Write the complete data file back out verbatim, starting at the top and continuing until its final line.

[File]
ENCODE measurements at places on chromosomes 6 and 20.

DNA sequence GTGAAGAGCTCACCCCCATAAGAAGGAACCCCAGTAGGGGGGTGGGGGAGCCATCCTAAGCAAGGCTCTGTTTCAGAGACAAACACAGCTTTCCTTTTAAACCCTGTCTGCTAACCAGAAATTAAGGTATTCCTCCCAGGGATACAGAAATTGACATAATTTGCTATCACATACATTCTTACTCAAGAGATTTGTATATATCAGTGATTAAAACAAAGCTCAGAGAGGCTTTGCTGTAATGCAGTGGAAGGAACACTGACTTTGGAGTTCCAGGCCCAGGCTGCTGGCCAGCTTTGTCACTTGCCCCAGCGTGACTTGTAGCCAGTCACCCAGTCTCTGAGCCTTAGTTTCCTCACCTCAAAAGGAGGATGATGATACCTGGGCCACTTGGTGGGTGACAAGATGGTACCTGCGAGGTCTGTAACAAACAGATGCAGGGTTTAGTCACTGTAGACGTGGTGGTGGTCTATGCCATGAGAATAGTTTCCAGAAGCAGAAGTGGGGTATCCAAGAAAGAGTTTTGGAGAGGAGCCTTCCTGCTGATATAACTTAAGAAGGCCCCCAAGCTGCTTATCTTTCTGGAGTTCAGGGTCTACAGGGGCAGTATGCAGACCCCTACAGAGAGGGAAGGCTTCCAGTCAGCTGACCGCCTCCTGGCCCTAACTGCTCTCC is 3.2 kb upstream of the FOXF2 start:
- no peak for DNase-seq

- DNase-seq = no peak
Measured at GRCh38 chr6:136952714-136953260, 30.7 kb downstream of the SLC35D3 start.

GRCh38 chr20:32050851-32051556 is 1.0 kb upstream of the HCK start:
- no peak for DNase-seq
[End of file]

ENCODE measurements at places on chromosomes 6 and 20.

DNA sequence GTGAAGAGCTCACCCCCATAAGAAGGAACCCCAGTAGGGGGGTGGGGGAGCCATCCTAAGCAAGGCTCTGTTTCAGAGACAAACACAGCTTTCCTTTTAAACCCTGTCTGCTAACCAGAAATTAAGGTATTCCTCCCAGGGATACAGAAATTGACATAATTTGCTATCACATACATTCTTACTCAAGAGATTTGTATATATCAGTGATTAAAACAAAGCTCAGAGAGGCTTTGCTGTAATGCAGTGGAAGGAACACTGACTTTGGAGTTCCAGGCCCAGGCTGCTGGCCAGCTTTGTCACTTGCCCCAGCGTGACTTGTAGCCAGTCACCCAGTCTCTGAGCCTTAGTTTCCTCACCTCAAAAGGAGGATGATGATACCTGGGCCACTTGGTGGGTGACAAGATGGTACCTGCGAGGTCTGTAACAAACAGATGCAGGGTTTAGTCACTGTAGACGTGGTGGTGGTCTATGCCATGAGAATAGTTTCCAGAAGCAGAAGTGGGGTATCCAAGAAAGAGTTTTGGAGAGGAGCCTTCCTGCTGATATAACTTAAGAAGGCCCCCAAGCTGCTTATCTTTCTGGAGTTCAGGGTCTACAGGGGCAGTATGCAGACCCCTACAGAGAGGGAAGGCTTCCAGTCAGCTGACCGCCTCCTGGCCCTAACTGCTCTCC is 3.2 kb upstream of the FOXF2 start:
- no peak for DNase-seq

- DNase-seq = no peak
Measured at GRCh38 chr6:136952714-136953260, 30.7 kb downstream of the SLC35D3 start.

GRCh38 chr20:32050851-32051556 is 1.0 kb upstream of the HCK start:
- no peak for DNase-seq